We’ve all been there, either to do it or to see it: Struck by a great idea, a man or woman of tremendous confidence raises their glass, full of pride. They’ve decided that, if they build something, others will come. So they wipe the table clean, pull up their laptop/notepad/papyrus roll, and they sketch out their masterplan. Every single step is clear; it’s all in their head. Until, with the project done, comes the time to open shop.
And, although the plan seemed to be perfect from beginning to completion, they’re greatly disillusioned when others show little or no interest in their idea.
The inspiration curse
Like this comic shows us, there is such a thing as thinking yourself out from your own good.
Let’s call the phenomenon mentioned above the inspiration curse, and let’s delineate it as follows:
The inspiration curse: The reality shock that occurs after finding out (upon contact with reality) that the products of one’s ideas are not as widely desirable as first considered.
Everyone in a creative pursuit, from jugglers to singer-songwriters and entrepreneurs (with fancy ties) faces the inspiration curse at some point. And the curse is a called curse for a reason: It sucks the fun and pleasure out of creative endeavours just like drafting out a Terms and Conditions page does.
However, the curse has a benevolent (even inspiring) side for those that learn to like it: Playing by its rules, one can not only wholly avoid the curse but also perform his/her most valuable (and therefore most likely successful) work.
To beat the inspiration curse, one needs to:
You don’t go on a date wearing your underwear on the outside for the sake of being remarkable. Likewise, you shouldn’t actively try to fail, at least not all the time.
With that said, failure is an extremely productive teacher. Few things can beat the positive momentum and self-organising growth that originates from constant creative reinvention. Be sure; no one knows what will stick or will not. And, if insanity is trying the same thing over and over again expecting different results, then the sanest possible thing you can do is try as many things as possible, and see what creates a hit for you, in your particular place and time!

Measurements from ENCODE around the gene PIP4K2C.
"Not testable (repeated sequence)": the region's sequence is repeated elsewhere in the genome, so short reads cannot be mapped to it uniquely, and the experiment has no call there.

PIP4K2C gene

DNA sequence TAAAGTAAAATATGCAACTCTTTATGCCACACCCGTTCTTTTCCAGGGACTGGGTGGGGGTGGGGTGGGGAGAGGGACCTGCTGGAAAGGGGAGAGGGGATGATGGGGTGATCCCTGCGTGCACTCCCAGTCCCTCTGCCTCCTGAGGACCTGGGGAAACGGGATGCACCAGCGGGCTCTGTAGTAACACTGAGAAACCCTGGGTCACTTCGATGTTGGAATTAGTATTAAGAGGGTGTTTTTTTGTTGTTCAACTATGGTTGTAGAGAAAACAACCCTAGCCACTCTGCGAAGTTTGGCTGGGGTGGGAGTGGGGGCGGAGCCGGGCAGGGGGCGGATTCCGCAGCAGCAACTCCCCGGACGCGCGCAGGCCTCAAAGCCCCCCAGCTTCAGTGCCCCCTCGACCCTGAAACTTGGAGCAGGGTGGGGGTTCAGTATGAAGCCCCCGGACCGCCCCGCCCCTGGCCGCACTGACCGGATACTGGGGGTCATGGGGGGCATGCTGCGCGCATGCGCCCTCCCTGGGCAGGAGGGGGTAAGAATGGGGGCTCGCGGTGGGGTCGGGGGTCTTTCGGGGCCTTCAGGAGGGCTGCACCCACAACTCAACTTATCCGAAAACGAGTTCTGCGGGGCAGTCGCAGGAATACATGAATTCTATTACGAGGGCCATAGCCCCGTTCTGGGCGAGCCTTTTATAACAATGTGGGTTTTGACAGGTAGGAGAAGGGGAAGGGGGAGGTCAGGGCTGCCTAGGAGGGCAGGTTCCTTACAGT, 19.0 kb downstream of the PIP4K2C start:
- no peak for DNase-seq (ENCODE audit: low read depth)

Human beings are hard-wired to avoid shame to be able to survive in nature. We are social creatures, and attempting something uncool, strange, or out of place in public makes us uncomfortable by just thinking about it.
However, few things survive contact with reality, even when they’re perfect in theory. The only adequate judge for whether your ideas will or not be a hit is the same public that you aim to captivate. When in doubt, show them what you’ve got, curiously observe their reactions, listen to their feedback (try not to polarise them one way or the other), and try again.
The inspiration curse’s favourite food isn’t your hopes and dreams… it also loves your money and time! It drools by just thinking about you investing countless hours and resources into creating something that will not work. So, don’t let it!
Instead, aim to rig the game in your favour: Try and pre-sell that app you want to make before you start coding. Record a song demo and see if people like it before you hit a $5,000/hr music studio. See if your friends are all available before organising a party. You CAN be a sucker for the inspiration curse, but you don’t have to.
The Failure Paradox: small failures avoid giant failures.
If you take just one thing from this article, make it so that you remember: you can’t fail big if you fail smart. By continuously failing, you’ll set out to learn more, build unique insights, and exercise your mind’s abilities to solve problems and create desirable things. By failing publicly, often, and inexpensively, you set yourself up for success in real life over time. In other words, the sky’s the limit, and the floor’s really close.
So, what are you waiting for? Go outside and fail hard!